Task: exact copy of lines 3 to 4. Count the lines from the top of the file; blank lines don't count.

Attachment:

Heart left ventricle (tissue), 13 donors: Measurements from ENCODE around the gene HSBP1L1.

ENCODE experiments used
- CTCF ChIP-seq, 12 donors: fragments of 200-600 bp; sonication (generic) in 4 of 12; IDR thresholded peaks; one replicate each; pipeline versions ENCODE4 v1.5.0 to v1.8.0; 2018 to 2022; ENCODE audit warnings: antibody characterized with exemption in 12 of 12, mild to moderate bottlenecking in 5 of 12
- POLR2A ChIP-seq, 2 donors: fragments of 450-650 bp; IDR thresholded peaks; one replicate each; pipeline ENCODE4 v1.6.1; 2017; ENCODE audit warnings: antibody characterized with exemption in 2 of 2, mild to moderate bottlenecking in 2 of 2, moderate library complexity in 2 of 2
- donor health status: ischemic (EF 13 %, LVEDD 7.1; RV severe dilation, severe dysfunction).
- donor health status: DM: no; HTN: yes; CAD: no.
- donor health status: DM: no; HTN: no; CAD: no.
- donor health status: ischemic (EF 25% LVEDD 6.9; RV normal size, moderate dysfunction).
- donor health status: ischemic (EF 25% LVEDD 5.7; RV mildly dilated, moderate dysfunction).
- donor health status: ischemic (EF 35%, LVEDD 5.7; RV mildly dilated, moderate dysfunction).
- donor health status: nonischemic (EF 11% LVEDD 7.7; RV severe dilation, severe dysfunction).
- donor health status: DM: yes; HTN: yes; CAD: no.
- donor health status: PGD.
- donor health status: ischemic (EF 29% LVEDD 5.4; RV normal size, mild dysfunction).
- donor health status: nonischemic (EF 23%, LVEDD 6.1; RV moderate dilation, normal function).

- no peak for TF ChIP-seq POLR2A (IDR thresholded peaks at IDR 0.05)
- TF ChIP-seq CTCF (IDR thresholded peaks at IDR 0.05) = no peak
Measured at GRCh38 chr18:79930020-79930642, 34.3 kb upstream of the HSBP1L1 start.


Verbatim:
- CTCF ChIP-seq, 12 donors: fragments of 200-600 bp; sonication (generic) in 4 of 12; IDR thresholded peaks; one replicate each; pipeline versions ENCODE4 v1.5.0 to v1.8.0; 2018 to 2022; ENCODE audit warnings: antibody characterized with exemption in 12 of 12, mild to moderate bottlenecking in 5 of 12
- POLR2A ChIP-seq, 2 donors: fragments of 450-650 bp; IDR thresholded peaks; one replicate each; pipeline ENCODE4 v1.6.1; 2017; ENCODE audit warnings: antibody characterized with exemption in 2 of 2, mild to moderate bottlenecking in 2 of 2, moderate library complexity in 2 of 2